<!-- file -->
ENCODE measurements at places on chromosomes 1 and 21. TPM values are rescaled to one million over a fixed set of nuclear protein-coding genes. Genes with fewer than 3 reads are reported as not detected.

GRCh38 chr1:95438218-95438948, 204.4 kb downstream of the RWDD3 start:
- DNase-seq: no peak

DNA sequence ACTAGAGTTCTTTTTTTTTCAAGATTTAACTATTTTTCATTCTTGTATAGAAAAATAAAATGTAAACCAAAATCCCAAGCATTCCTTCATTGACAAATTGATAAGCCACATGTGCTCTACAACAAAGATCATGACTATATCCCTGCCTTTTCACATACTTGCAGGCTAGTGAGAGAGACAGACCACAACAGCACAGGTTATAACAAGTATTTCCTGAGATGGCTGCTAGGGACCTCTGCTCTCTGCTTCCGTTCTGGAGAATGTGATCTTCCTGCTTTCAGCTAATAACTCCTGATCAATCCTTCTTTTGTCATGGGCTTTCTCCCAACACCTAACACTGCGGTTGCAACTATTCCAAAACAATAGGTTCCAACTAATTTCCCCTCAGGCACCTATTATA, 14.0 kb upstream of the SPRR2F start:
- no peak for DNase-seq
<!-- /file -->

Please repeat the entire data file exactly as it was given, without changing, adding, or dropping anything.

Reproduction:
ENCODE measurements at places on chromosomes 1 and 21. TPM values are rescaled to one million over a fixed set of nuclear protein-coding genes. Genes with fewer than 3 reads are reported as not detected.

GRCh38 chr1:95438218-95438948, 204.4 kb downstream of the RWDD3 start:
- DNase-seq: no peak

DNA sequence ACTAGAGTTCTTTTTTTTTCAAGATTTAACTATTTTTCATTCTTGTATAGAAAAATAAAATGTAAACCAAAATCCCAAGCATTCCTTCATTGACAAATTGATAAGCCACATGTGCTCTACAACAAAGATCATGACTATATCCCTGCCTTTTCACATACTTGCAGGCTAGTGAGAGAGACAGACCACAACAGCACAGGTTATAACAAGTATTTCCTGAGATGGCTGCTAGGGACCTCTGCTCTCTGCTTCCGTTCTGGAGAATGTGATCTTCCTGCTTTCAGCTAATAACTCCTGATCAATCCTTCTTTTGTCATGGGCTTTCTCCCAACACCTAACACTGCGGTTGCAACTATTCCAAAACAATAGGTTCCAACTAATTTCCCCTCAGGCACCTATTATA, 14.0 kb upstream of the SPRR2F start:
- no peak for DNase-seq